Period issues seem to be a daily conversation for me lately. My colleagues at the office often comment that I'm just becoming a gynecologist. Well, pediatricians actually are the right place to start when talking about painful periods. I think the first thing, though, is educating families a bit about what's normal for periods, because it seems there are a lot of misconceptions out there.
Common Experiences and Symptoms of Teen Girls' Periods
The biggest misconception is what a period should be like for a teen girl in general. Many mothers tell me that they don't remember what their experiences were as teen girls, and I can tell you I can absolutely remember mine because they were really bad.
We had horrible cramps, feeling like I was wearing a diaper all the time because of how heavy they were, and how I would have to double pad to avoid leaking on my clothes. And sometimes even then we had leak issues, and my mom had to bring me changes of clothes during the school day.
Guess what? That's actually in the realm of normal for a teen girl whose body is trying to figure out what on earth is going on with all these hormone changes.
Parents often think that a teen girl's period should only last about five days. They actually should last between three and seven days.
Parents often think that a teen girl's period should be regular and every 28 days right from the start. Not true. They can often be irregular until a girl's about 16, and even then, regular means every three to five weeks.
Coping with Cramps: Strategies for Managing Menstrual Pain
Parents often think that cramps should just be pretty mild and at most annoying. However, cramps can be quite painful, even starting before a girl starts her period. This is because the muscles of the uterus are tightening to help shed the uterine lighting. Girls often just want to curl up and not do anything, but actually getting up, moving, and regularly exercising has been shown to decrease menstrual cramps.
Also, parents will tell me that acetaminophen doesn't help their daughter's cramps. Well, that makes sense because actually, acetaminophen is not for muscle pain. It's better for things like toothaches and headaches and fevers, but a girl needs to take a muscle relaxant pain medication like ibuprofen or naproxen. They should take it with food and can take it regularly during their period and not just as needed. Heating pads will help too.
Many girls want to miss school due to their period. We actually try to discourage that for several reasons. It's important for girls to continue with their daily routine, not get behind in classes, and not just sit during their periods.
Parents will often ask me to write letters to the school asking for their daughters to be excused up to five weekdays a month every month so their girls can stay home when they have their period. That's not really medically appropriate. And when I've even talked to gynecologists about this request, they say no.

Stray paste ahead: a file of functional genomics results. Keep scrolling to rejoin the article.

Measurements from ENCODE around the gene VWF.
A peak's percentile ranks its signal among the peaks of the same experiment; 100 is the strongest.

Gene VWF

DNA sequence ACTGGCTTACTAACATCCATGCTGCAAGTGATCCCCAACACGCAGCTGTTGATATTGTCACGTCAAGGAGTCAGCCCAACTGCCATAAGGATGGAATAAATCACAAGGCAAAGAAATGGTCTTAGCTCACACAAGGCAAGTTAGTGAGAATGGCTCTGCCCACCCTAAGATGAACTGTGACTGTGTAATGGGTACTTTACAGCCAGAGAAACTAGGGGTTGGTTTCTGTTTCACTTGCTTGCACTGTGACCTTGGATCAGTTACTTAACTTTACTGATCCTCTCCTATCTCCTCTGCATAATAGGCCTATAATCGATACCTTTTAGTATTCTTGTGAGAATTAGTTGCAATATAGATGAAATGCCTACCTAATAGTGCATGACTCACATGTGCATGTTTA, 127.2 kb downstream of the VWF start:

Medical Treatments for Severe Period Symptoms
If your daughter's cramps are so bad that they cannot do normal activities for that many days a month, then it's time to discuss treatment options.
While most parents kind of freak out at the thought of their daughters going on birth control to help with period issues, it's important to think about it from a medical standpoint.
Heavy bleeding, called menorrhagia, and dysmenorrhea, which is the fancy word for cramps, are actually medical conditions. They are actually things we can diagnose your daughter with, and they are due to hormone changes. And what's in birth control? Hormones. So basically, we are giving hormone therapy to girls to treat medical problems.
Now, based on how old a girl is, your pediatrician can discuss hormone options, which basically are birth control pills and the Depo shot. Your pediatrician, you, and your daughter can discuss these options and determine which is best for you, so you can all come to a decision together.
Managing PMS Symptoms: Headaches, Bloating, and Nausea
Then comes the question I get about pads versus tampons. My answer: whatever you and your daughter decide is best. Using a tampon will not cause your daughter to lose her virginity. Yes, I've been asked that.
What about PMS issues? Headaches? Bloating? Nausea? Well, we can give girls anti-nausea medicine. Drinking a lot of water and avoiding caffeine helps with bloating, and naproxen and ibuprofen will help with the headaches.
While periods are certainly annoying, they are part of the normal pubertal development in teen girls, and every girl will have a different experience with her period.
When to Consider a Referral to a Gynecologist
If periods become a really big problem, then it's time for a referral to a gynecologist who can help determine why they are so bad and what the best treatment is.
Luckily, this isn't usually the case for most girls, and often gynecology will say to just give them time for hormone regulation. But your pediatrician can help you figure out when it's time to get more specialized help.
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